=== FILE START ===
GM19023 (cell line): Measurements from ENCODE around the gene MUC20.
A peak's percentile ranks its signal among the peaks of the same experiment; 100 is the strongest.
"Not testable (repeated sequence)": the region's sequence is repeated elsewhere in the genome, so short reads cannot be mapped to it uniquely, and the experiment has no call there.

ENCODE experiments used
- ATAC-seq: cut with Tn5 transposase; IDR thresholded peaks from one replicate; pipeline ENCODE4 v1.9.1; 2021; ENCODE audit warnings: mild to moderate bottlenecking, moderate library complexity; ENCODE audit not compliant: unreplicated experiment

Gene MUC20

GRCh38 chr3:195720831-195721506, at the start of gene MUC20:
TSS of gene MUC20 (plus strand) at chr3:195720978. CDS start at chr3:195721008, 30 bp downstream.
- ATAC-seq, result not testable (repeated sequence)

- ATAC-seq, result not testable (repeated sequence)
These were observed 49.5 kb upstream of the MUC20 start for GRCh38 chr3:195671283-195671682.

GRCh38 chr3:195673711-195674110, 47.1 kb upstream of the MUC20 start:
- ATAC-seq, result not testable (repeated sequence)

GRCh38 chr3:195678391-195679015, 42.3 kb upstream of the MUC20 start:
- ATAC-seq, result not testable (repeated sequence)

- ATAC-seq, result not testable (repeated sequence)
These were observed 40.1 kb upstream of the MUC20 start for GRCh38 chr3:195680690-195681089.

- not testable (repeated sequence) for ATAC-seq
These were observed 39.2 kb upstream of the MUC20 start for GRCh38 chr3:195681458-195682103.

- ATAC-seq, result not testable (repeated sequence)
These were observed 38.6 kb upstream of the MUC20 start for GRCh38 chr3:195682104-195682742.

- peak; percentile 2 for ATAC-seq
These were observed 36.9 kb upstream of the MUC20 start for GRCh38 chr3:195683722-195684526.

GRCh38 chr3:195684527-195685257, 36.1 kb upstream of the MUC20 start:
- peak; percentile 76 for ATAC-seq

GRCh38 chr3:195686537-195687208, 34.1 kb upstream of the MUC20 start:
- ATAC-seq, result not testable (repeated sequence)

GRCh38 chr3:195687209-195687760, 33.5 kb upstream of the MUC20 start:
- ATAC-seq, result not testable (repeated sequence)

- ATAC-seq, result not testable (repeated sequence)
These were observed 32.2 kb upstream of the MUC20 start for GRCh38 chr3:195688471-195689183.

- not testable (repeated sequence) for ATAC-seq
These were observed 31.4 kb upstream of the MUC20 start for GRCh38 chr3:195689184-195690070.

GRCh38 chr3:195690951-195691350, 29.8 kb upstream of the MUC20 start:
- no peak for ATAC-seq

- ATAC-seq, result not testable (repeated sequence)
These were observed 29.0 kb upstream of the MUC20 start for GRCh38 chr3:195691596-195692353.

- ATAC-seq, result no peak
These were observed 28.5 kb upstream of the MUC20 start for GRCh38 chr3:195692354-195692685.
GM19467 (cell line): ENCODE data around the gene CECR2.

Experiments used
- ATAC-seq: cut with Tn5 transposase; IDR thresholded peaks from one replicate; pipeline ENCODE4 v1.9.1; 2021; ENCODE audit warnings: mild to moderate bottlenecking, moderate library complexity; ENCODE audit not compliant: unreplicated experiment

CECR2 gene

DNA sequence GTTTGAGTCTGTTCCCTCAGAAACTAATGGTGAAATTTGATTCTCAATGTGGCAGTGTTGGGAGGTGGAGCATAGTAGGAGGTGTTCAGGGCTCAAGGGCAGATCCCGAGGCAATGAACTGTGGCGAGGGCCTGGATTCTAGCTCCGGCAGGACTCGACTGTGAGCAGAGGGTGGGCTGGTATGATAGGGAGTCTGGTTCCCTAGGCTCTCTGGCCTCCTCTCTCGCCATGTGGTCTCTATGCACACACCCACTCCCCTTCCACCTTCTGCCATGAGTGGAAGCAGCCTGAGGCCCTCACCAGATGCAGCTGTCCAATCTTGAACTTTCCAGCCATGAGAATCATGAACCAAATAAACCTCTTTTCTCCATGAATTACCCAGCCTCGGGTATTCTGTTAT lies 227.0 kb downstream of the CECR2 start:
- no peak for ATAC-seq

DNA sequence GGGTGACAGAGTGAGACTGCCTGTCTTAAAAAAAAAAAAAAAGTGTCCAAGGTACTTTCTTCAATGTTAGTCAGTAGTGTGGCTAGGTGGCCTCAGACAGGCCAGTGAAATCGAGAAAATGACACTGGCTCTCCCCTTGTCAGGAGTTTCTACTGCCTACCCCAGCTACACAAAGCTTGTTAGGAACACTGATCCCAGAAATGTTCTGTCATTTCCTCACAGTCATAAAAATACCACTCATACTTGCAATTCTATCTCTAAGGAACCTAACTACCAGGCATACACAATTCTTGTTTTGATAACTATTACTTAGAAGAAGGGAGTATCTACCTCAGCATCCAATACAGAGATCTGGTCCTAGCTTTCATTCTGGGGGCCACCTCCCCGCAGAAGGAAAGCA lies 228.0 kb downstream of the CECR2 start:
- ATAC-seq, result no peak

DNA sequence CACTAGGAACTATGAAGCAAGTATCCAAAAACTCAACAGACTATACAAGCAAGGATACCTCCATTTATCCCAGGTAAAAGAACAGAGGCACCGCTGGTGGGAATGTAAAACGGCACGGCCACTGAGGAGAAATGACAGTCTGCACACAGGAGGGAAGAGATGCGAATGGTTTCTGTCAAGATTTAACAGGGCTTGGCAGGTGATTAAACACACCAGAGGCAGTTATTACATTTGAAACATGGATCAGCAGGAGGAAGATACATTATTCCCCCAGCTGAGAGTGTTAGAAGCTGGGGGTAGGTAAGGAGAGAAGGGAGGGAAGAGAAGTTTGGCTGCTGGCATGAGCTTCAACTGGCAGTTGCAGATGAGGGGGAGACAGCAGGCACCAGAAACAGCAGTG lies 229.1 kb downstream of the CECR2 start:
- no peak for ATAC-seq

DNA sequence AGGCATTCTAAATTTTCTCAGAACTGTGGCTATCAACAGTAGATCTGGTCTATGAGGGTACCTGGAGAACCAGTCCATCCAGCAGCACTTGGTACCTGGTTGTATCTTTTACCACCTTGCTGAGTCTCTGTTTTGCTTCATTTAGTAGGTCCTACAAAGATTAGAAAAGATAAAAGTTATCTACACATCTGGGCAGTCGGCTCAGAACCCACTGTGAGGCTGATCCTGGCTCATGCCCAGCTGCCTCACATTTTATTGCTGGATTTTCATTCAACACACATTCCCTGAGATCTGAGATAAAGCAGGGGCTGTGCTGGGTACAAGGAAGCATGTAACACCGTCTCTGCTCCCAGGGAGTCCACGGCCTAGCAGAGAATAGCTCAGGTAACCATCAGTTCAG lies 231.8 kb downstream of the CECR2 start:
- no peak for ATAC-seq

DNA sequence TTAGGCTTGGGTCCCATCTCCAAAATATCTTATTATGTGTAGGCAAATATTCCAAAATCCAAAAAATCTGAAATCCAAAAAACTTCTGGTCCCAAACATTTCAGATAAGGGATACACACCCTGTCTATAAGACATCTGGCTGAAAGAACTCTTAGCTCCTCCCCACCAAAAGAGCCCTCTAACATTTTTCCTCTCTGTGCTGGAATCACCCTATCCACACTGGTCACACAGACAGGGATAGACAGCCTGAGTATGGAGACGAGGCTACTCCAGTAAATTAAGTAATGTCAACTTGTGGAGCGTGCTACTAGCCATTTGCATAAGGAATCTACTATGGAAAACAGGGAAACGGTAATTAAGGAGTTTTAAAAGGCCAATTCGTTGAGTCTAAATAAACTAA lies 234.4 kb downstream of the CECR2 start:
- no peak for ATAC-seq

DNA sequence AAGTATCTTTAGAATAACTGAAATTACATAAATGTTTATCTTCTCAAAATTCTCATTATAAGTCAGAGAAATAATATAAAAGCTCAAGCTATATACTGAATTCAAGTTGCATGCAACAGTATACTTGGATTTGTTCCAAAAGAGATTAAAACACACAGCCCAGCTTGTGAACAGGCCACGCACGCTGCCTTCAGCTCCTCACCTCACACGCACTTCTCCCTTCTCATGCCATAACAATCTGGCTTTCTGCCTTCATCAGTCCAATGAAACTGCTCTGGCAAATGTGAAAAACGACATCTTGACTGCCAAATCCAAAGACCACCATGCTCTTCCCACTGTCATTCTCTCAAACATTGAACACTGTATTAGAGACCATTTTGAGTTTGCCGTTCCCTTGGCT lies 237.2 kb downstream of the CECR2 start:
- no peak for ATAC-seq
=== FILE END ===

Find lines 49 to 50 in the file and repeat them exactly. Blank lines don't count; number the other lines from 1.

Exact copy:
- no peak for ATAC-seq

DNA sequence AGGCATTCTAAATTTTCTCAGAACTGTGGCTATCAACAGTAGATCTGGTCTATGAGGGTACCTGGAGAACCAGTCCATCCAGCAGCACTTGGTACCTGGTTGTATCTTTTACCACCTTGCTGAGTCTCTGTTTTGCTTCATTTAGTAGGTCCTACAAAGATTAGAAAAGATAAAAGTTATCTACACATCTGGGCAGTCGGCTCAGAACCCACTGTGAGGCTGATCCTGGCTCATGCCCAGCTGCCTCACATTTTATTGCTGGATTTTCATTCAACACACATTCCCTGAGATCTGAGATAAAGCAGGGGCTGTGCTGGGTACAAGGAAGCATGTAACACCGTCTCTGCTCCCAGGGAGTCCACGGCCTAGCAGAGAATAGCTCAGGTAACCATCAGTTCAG lies 231.8 kb downstream of the CECR2 start: